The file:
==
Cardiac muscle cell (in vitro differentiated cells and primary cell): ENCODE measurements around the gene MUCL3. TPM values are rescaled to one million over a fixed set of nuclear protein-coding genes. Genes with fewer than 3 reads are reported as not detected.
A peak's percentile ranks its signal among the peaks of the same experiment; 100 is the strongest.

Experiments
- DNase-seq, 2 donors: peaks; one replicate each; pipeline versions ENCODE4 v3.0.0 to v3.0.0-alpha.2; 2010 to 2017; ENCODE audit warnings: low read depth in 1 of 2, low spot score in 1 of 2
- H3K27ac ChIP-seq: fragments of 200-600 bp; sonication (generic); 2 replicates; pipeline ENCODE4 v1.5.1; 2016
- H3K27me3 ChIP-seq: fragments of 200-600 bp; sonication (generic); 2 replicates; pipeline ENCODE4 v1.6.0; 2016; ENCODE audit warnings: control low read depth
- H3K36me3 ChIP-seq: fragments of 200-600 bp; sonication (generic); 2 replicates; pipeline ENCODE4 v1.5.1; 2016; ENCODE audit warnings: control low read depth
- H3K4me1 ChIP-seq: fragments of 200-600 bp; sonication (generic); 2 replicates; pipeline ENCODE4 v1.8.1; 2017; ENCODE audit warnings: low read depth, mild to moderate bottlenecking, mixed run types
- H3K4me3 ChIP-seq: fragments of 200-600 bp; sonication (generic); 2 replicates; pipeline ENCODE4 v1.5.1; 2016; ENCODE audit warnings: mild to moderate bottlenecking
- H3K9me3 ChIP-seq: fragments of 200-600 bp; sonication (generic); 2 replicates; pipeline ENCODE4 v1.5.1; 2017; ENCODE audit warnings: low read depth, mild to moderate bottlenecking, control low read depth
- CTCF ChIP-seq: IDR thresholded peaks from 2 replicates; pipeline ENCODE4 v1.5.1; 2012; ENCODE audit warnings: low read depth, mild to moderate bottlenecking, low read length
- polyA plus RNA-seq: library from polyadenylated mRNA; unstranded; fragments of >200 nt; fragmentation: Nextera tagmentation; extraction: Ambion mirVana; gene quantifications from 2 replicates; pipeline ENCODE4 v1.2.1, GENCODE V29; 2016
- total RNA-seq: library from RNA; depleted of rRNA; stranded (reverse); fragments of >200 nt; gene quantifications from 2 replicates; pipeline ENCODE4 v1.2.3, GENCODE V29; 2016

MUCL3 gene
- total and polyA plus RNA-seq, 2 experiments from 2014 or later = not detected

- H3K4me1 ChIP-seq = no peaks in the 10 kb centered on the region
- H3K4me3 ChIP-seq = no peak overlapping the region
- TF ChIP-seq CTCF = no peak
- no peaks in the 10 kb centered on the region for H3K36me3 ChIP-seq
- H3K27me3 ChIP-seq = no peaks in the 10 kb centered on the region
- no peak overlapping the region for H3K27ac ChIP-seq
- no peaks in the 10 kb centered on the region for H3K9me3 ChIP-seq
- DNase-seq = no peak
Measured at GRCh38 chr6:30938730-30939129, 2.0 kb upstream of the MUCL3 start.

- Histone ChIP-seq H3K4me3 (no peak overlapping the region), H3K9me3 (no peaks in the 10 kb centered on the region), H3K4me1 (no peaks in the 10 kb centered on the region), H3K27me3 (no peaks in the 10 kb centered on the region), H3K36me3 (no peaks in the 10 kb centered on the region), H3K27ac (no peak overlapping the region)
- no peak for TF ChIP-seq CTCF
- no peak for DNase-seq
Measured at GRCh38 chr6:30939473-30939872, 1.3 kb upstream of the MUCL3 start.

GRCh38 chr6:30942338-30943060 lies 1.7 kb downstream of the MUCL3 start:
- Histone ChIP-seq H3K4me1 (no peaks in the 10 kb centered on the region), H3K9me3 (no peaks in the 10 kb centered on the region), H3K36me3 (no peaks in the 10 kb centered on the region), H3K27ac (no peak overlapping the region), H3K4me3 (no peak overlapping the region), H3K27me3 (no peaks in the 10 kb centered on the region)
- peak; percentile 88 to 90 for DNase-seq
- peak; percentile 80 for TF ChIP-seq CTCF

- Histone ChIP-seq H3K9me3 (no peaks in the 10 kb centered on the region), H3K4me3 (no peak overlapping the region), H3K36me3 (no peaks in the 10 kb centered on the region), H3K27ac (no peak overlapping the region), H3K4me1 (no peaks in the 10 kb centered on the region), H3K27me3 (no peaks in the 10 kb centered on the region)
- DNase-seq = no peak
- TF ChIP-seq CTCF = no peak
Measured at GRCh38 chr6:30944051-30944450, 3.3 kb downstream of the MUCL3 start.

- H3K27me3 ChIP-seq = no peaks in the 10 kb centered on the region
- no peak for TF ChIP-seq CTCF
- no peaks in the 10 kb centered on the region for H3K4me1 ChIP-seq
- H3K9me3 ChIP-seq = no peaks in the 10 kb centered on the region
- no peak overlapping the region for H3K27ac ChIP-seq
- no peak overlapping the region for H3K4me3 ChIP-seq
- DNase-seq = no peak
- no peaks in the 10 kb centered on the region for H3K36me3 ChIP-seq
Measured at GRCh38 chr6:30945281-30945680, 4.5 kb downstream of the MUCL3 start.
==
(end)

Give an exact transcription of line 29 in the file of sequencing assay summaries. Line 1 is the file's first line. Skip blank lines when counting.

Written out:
GRCh38 chr6:30942338-30943060 lies 1.7 kb downstream of the MUCL3 start: